“When someone is saying something bigoted, try and remember that it comes from a level of ignorance. Take a breath and think, ‘Who I am is right, and enough’” – Courtney Act
Because bisexual people almost have a foot in the gay and the straight world, their friends can misunderstand them too. Like if a bisexual man starts dating another man, people are like ‘Ah, he’s gay’, but you know, bisexual people remain bisexual, and their attractions can change and flux over time. They can be a lot into men and a little bit into women, or any combination. I think the biggest struggles are other people's perceptions and understandings, unpeeling that socialisation and realising whoever you’re attracted to is correct.
It’s exciting that bisexual people and their experiences are going to be represented on a mainstream TV channel. Was that part of the goal for you?
Courtney Act: Yeah, I mean there's such little visibility and you know, it’s recognised that in television that bisexual people are often represented as villains, like Lady Gaga in American Horror Story, or Tiana in Empire. There was a YouGov survey in 2015 that asked people to plot themselves on the Kinsey scale from 0 to 6, and 54% of people aged 15-24 identified as not exclusively heterosexual. I just think that having that visibility and starting that conversation on a channel like E!, where you're reaching a really mainstream audience, and just starting to show these narratives of people being attracted to different genders, is really powerful because it breaks down the stigma.
I’ve heard a lot of gay people say they don’t believe bisexuality exists. What do you think about that?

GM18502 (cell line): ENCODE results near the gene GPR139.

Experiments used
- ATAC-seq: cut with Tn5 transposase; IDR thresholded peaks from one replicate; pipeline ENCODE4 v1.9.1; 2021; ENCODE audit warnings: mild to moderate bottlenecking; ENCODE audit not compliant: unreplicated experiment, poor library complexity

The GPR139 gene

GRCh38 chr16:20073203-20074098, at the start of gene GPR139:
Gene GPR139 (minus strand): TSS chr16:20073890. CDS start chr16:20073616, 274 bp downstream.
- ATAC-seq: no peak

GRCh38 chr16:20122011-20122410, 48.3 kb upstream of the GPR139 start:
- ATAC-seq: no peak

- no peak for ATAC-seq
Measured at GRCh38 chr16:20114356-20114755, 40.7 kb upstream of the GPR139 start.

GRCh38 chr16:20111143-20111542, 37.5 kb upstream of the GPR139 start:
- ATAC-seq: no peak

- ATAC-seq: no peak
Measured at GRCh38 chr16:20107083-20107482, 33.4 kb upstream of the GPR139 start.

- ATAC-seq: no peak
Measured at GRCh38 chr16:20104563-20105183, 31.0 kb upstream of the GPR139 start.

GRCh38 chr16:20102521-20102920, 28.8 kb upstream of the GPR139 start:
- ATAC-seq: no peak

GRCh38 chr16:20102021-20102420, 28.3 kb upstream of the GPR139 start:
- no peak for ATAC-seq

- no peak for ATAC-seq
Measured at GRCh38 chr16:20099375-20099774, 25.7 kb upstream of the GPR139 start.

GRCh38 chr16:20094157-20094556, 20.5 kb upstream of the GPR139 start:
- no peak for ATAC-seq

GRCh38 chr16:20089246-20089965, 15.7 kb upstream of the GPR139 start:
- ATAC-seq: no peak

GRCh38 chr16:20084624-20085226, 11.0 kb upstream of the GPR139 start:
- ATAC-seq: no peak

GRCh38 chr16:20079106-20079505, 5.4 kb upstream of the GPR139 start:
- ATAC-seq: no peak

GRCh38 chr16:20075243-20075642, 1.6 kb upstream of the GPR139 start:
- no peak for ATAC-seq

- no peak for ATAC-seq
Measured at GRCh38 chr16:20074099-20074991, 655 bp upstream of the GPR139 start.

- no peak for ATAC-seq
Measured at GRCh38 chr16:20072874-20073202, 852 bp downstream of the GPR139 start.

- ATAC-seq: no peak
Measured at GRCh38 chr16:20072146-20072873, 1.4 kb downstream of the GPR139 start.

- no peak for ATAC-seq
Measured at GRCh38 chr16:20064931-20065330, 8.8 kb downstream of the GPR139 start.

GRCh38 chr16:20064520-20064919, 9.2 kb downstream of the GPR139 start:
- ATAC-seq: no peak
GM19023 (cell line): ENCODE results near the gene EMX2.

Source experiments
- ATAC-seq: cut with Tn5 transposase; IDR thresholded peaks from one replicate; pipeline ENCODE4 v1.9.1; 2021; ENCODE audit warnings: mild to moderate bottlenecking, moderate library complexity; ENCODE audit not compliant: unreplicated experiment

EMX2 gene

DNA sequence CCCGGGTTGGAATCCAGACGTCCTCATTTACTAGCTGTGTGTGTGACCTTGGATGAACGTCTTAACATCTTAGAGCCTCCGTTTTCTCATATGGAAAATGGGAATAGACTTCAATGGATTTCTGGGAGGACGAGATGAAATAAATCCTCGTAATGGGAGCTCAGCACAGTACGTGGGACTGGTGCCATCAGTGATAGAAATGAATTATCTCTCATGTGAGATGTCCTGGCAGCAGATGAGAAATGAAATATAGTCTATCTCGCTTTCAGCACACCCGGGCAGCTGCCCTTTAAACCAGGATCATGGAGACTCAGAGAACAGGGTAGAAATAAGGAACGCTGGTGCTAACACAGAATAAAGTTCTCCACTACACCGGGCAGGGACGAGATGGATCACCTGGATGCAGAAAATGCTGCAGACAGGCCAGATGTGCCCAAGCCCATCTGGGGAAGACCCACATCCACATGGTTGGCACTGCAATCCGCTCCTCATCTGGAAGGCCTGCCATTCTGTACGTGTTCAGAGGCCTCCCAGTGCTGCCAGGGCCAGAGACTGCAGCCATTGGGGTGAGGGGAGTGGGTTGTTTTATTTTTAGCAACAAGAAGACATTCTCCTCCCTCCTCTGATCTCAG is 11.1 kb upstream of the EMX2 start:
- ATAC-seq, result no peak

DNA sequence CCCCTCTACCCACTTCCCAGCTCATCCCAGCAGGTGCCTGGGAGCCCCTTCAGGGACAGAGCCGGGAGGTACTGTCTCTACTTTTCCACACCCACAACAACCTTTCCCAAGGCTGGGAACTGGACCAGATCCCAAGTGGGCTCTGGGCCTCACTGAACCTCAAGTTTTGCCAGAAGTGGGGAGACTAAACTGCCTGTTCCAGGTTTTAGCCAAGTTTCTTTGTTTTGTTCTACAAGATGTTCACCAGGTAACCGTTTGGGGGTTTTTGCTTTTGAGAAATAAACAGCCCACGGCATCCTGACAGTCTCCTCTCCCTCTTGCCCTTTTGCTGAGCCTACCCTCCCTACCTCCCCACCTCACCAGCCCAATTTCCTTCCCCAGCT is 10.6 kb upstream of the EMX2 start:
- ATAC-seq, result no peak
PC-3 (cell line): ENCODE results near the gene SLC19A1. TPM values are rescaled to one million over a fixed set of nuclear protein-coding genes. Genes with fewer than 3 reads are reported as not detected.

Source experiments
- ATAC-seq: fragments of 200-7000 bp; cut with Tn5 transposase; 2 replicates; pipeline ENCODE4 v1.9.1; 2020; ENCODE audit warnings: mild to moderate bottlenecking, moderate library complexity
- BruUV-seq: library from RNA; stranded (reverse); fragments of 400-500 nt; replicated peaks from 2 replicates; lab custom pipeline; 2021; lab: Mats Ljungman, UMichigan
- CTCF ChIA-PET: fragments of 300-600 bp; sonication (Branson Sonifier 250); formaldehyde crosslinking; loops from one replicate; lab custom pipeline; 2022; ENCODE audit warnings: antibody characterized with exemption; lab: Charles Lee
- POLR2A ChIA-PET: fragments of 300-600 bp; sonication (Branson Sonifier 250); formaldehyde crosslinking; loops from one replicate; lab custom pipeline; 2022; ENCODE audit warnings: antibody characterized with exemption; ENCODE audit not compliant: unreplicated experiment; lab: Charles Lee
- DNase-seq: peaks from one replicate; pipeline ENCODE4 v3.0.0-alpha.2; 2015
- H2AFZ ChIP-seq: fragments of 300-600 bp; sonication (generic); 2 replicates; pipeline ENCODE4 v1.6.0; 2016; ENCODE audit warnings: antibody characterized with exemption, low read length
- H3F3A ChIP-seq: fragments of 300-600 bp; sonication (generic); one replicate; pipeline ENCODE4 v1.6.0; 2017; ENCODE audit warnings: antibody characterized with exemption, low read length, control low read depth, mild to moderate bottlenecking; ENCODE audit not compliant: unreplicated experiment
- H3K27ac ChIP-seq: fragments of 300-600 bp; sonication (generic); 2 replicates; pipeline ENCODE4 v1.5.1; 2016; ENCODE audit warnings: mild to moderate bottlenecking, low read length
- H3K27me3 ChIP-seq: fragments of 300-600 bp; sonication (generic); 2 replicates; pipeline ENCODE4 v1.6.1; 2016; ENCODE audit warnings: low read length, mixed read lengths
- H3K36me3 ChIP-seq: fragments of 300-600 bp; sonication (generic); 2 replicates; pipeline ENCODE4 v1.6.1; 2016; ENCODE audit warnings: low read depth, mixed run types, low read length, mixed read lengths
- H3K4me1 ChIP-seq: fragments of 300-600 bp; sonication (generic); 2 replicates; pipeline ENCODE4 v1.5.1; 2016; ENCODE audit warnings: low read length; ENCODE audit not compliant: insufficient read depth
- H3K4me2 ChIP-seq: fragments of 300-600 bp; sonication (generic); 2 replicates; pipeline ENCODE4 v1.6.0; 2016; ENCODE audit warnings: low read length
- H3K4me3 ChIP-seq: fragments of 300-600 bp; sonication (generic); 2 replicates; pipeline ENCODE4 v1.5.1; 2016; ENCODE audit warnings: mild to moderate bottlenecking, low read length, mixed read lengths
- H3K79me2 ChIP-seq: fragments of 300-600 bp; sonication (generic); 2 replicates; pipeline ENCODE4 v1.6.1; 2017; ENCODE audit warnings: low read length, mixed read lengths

Courtney Act: Do you know what, just in the past few weeks, I’ve been shocked at how many gay people I’ve heard saying that. I think it’s because a lot of gay men do use bisexuality as a stepping stone, as a transition sexuality, because it is a safer place for them to identify before coming out as gay. That’s fine, but it’s really unfortunate when they then erase the bisexual identity based on their own experience. I think that gay men in particular need to just listen to bisexual people and believe them when they say they’re attracted to different genders.
Something I really respect about you is how, when you’re confronted with people with different opinions, you’re very patient. What advice would you give to people for dealing with people like this?
Courtney Act: I’m in a position of privilege, because those bigoted ideas don’t have an instant visceral response on me. I acknowledge that I'm really fortunate to have found pockets of people all through my life who've accepted me. I think because of that, and also I’m 36 now, so I try and dismantle those agitations that I notice in myself.
When someone is saying something bigoted, try and remember that that person actually just doesn't understand, and that it comes from a level of ignorance, or from socialised brainwashing, or religious ideas. Take a breath and think, ‘Who I am is right, and enough’, and what this person is saying is simply because they don’t understand life like I do. Trying to foster that feeling of empathy in other people can be a challenge, especially with the Ann Widdecombes of this world. But try. And maybe instead of telling people why, show them, using your own experience.
The Bi Life premieres on October 25 at 9pm on E! UK